First Time Home Owners Guide 2021

Congratulations, becoming a homeowner, whether you want to buy a house, a condo, or a townhouse, is possibly one of the most significant decisions you will ever make, and I fully understand that even though you are feeling excited, you are probably also feeling a tad scared too. So I hope this guide will help you throughout the whole process from start to completion!

Purchasing a property

There are a few costs when you are purchasing a property other than the purchase price, such as: Closing costs, for example, A home inspection, legal fees, and land transfer taxes.

  • Property taxes and property insurance
  • Mortgage insurance (if needed)
  • Heating, hydro, water, and other services
  • Home maintenance and repairs

First Steps

Assuming you have found the property you want to purchase, your first step would be to choose your mortgage. Generally, most homeowners need a mortgage to buy a property unless you are fortunate and already have the available funds!

A mortgage is a loan secured from a lender (bank or broker) secured against the property (the property acts as collateral). You would be expected to make a down payment on the property to qualify for the mortgage. Then once the mortgage is secured, you will need to make monthly payments toward the interest and principal (property price) of your mortgage.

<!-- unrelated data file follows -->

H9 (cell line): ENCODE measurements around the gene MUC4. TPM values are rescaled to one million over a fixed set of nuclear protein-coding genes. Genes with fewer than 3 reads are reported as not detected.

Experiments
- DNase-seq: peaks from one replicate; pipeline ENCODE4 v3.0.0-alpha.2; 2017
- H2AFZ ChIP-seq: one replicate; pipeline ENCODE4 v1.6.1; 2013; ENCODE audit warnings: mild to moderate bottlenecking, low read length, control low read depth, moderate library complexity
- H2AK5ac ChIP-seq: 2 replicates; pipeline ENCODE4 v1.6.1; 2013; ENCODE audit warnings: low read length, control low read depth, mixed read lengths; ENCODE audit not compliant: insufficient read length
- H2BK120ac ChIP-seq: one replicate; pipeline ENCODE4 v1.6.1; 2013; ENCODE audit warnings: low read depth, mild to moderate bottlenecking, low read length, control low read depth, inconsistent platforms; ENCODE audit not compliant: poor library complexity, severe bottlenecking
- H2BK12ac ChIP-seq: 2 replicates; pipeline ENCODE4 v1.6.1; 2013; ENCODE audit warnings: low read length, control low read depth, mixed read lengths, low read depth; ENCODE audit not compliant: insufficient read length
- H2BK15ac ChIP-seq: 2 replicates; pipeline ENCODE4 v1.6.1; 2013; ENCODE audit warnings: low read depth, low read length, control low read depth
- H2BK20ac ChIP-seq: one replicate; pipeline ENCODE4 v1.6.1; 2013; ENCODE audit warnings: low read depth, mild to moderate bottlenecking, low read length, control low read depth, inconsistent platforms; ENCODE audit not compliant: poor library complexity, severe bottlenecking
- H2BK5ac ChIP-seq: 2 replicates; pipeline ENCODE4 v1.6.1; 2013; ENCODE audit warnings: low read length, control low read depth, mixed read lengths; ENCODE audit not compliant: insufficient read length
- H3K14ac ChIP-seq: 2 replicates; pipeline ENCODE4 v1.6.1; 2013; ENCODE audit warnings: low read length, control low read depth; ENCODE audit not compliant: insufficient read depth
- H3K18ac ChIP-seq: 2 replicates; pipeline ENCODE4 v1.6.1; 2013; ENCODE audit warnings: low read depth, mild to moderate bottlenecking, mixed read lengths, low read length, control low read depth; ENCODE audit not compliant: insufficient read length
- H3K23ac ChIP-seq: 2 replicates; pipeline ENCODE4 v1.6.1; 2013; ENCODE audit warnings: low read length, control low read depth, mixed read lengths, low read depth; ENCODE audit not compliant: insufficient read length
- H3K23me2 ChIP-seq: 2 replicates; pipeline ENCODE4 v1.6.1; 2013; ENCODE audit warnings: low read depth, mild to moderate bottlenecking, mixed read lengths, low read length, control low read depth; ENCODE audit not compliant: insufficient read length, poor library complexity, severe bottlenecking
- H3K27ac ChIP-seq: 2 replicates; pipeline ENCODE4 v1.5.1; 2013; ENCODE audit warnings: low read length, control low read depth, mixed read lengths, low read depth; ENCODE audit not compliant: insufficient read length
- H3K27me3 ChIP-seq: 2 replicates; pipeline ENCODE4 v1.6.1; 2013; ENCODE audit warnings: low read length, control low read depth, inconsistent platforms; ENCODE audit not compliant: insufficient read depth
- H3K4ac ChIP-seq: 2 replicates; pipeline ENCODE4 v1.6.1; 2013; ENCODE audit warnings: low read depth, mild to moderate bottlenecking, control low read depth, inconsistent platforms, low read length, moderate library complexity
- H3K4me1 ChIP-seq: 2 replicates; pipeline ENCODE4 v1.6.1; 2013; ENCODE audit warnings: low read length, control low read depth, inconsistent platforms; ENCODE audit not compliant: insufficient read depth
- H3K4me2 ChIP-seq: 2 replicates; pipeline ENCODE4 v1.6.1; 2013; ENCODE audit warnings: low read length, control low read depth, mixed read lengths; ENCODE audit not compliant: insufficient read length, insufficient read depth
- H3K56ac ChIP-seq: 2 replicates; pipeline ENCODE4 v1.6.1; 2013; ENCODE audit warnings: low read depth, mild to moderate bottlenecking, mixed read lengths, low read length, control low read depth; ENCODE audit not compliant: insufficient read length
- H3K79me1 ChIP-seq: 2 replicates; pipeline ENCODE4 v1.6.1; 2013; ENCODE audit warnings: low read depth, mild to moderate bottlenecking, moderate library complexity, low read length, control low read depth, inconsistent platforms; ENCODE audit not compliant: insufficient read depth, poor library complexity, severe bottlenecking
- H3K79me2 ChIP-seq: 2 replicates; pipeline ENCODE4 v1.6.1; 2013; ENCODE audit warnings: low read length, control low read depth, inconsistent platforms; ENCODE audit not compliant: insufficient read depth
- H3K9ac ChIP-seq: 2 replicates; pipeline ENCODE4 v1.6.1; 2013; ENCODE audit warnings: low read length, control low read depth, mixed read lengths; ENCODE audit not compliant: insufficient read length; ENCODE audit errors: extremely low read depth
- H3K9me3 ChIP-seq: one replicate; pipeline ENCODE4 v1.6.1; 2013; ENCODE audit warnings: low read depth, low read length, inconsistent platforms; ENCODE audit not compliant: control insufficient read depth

As you make payments on the mortgage, a greater proportion of your monthly payment will go toward the principal and less toward interest. Some lenders will also allow you to make additional payments that go toward your principle if you want to pay a lump sum, for example.

The down payment (if required)

Owning your own home can be costly. Most first time homeowners in Canada aren’t able to buy their home outright, mainly because houses are expensive. Generally, buyers make a down payment using money they have saved. This is usually around 5% of the property purchase price. The rest of the money is borrowed through a mortgage from a lender such as the Bank of Canada.

If you can, though, consider making as large a down payment as you can, this will bring down your mortgage payments and help you avoid paying additional costs like mortgage insurance.

If your down payment is equal to or more than 20% of your home’s purchase price, you could meet the requirements necessary for a ‘conventional’ mortgage, which means you don’t need to purchase mortgage insurance.

If you don’t have 20% to put down, you could still get a mortgage, but you will have to take insurance against defaulting on your mortgage.

If this is your first home and you don’t have an employment history in Canada, you may still be able to get a mortgage but will probably need a down payment of 35% or more.

Mortgage options

Talking to a mortgage specialist will help you with this step. The specialist will help you decide which mortgage suits your needs and finances. But typically, there are three things a lender will look at before giving you a mortgage, like your current assets: what you own, your income, and your current level of debt.

Your mortgage lender may also want to see:

  • Official ID like a driver’s license or passport.